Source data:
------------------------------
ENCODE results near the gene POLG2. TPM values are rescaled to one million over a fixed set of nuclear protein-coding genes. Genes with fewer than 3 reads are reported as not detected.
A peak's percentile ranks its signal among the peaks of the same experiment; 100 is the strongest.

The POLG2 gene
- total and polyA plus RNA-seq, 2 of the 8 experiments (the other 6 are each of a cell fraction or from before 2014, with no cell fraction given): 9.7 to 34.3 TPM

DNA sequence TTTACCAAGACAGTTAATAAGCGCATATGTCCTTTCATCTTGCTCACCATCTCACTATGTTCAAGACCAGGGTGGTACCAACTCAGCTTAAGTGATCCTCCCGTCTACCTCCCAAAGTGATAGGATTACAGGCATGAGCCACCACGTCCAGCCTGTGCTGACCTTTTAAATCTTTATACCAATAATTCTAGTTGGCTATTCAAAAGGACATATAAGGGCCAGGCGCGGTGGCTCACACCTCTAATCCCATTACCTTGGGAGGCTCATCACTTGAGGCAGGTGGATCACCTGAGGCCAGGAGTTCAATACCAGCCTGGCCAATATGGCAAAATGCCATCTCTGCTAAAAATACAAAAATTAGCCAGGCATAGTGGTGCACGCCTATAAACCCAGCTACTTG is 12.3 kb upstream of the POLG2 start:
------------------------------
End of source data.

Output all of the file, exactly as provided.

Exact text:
ENCODE results near the gene POLG2. TPM values are rescaled to one million over a fixed set of nuclear protein-coding genes. Genes with fewer than 3 reads are reported as not detected.
A peak's percentile ranks its signal among the peaks of the same experiment; 100 is the strongest.

The POLG2 gene
- total and polyA plus RNA-seq, 2 of the 8 experiments (the other 6 are each of a cell fraction or from before 2014, with no cell fraction given): 9.7 to 34.3 TPM

DNA sequence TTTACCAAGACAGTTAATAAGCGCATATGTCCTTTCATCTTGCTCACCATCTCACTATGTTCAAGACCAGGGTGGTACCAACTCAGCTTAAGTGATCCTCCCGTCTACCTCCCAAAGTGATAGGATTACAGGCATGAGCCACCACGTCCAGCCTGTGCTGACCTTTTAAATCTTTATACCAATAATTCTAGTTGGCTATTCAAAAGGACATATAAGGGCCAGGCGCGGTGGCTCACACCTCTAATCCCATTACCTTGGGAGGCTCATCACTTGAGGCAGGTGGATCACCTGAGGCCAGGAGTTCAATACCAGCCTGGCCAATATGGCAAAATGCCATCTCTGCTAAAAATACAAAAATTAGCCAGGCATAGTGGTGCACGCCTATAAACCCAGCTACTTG is 12.3 kb upstream of the POLG2 start: